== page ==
If health insurance plans aren’t structured to deal with these facts, our quest for a high-quality, cost-effective healthcare system will be a futile one. In order to contain escalating healthcare costs, we have to find a way to better diagnose, better treat and better prevent the symptoms associated with diabetes, heart disease, cancer and other chronic diseases.
With that in mind, there are certain steps HHS should take in defining Essential Health Benefits. Here are three critical ones:
First, define “preventive and wellness services and chronic disease management” within the Essential Health Benefits regulation to include evidence-based programs that have demonstrated progress in attacking chronic disease. Health insurance plans should cover intervention-focused programs designed to prevent obesity, help people stop smoking and avoid the lifestyle choices that lead to diabetes and other preventable chronic diseases. Employers have proven that these programs work, as demonstrated by their labor forces that are more productive and spending less on healthcare services. It makes cost-effective sense for insurance plans to cover them.
Second, maintain a strong commitment to mental health parity. For the tens of millions of Americans coping with serious physical illnesses, mental and behavioral health becomes even more important and often, more endangered. Essential Health Benefits must include the mental and substance abuse disorder services that are just as important as coverage for regular physical checkups and diagnostic care.
And that leads us to one more vital step that HHS must take in defining Essential Health Benefits. Give physicians the flexibility they need to provide their patients with the most effective treatments for their conditions.
This is a matter of real concern. A preliminary bulletin issued by HHS provided an indication that the federal government may allow insurance companies to sharply restrict the range of prescription drugs they would have to cover. The bulletin previewed a minimum of “one drug” per class approach in which, in six different therapeutic classes affecting tens of millions of patients, there may be a single medication that has the federal seal of approval and the blessing of insurance coverage.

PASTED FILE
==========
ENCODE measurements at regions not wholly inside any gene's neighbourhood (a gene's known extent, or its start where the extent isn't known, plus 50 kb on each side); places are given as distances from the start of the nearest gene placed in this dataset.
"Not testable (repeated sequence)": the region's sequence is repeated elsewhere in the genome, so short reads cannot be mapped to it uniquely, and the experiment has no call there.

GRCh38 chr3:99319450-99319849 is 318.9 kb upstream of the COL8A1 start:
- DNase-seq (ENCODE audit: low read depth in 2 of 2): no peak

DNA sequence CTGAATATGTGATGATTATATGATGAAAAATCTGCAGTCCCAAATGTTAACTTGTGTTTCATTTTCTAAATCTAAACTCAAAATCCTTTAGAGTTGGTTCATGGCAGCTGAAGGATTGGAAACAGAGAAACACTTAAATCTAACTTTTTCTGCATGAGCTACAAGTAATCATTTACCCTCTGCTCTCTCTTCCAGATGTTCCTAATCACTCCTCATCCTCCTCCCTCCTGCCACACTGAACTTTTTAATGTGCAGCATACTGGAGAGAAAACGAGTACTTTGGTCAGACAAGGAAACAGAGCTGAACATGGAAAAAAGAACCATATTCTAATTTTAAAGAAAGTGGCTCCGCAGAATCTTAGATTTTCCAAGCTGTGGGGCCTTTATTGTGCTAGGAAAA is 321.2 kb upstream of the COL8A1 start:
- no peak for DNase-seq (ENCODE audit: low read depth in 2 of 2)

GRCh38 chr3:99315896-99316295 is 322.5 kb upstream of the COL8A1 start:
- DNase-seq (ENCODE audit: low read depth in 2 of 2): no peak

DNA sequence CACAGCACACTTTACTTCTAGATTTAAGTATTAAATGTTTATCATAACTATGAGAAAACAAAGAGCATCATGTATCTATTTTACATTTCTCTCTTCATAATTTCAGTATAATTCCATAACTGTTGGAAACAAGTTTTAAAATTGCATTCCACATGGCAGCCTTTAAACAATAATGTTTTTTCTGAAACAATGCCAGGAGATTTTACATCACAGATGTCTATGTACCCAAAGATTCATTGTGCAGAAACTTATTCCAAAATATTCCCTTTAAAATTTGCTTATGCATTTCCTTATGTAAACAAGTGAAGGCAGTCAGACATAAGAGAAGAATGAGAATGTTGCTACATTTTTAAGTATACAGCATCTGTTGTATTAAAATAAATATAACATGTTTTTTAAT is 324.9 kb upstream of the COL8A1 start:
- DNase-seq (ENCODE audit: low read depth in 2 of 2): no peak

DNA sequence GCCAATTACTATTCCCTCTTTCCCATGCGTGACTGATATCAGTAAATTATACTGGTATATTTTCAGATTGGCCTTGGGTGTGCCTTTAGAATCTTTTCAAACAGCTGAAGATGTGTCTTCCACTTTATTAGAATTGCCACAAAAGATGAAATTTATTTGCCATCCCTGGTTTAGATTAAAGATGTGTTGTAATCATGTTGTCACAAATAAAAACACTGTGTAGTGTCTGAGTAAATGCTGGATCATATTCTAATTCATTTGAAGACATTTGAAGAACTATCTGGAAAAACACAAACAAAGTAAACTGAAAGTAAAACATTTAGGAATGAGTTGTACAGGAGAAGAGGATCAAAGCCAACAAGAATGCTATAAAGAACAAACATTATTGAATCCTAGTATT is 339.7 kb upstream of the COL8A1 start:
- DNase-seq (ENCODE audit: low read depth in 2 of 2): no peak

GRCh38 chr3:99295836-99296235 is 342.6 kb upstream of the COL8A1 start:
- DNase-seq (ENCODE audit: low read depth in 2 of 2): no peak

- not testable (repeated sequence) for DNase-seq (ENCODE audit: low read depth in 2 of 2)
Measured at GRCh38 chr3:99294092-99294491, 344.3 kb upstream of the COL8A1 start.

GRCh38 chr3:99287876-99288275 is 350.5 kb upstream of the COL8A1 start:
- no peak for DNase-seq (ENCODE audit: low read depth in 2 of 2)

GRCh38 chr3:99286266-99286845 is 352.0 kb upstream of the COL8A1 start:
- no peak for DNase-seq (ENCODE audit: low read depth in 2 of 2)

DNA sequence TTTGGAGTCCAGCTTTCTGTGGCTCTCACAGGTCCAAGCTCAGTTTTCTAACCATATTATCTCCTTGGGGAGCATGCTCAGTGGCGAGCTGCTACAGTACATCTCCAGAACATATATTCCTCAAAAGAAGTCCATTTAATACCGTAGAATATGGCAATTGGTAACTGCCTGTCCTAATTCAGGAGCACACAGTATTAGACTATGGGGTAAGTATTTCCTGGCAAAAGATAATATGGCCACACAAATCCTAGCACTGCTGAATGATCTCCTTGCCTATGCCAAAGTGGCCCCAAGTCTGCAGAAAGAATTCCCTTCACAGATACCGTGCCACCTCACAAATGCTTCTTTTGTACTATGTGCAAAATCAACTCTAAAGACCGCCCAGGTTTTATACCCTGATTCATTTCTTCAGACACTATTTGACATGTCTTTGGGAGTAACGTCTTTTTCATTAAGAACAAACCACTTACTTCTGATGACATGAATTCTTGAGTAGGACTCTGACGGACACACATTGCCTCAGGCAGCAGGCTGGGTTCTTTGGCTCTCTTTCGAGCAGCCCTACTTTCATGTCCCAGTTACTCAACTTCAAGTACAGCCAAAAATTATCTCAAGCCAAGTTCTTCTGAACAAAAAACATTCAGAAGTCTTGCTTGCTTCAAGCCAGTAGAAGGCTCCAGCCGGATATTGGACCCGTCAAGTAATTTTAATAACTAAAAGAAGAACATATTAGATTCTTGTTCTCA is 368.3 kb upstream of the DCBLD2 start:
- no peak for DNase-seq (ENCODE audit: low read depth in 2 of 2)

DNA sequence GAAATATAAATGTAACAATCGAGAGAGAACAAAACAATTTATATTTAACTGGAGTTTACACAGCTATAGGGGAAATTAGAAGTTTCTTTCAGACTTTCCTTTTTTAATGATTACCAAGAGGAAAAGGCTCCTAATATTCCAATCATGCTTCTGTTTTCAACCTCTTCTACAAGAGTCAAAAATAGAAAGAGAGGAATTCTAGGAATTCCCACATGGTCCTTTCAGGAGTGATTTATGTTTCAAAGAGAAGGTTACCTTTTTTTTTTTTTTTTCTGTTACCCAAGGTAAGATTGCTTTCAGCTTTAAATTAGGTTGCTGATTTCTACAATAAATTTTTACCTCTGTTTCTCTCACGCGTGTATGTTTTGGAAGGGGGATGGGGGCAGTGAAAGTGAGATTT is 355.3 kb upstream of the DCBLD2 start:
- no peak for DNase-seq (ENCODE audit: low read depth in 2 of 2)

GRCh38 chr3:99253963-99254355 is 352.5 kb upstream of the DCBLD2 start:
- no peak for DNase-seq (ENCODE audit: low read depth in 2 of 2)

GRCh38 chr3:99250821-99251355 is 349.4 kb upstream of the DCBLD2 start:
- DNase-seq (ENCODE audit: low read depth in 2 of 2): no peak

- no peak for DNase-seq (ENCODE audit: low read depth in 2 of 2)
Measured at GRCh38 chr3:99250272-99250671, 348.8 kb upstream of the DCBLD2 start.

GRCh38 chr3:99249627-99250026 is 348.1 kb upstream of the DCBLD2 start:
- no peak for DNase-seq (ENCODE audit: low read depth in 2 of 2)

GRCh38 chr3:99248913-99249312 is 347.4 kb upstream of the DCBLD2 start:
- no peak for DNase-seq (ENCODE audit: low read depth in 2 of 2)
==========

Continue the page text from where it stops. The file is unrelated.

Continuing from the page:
This unnecessarily restrictive regulation would be catastrophic. Medicines are not interchangeable. One patient with a health condition may get better results from a particular drug than another with the same illness. Physicians regularly try different medications and dosages with their patients to find the best solution to treat their symptoms, sometimes even turning to a “cocktail” comprised of multiple medicines. That would no longer be feasible if the federal government allow health plans to only pay for one prescription medicine. Instead the Essential Health Benefit should consider patient protections similar to those in Medicare that allow for broader drug coverage.
We already have a chronic disease crisis in this country, and illnesses like diabetes are rapidly escalating. We need to give healthcare providers every tool they need to prevent illnesses and stop symptoms from occurring. Doing so will save money in the long run because, well, healthy people cost society a lot less than sick people who aren’t receiving the treatment they need.
When HHS issues regulations on Essential Health Benefits, let’s hope they adequately define the meaning of ‘essential.’ For the sake of our societal well-being and the financial sustainability of our healthcare system, federal policymakers can’t exclude the provisions that are vital to the millions of us waging war against chronic disease.
Kenneth Thorpe, Ph.D., is chairman of the Partnership to Fight Chronic Disease and the Robert W. Woodruff professor and chair of the Department of Health Policy & Management at the Rollins School of Public Health, Emory University. He is also the former Deputy Assistant Secretary for the U.S. Department of Health and Human Services (HHS).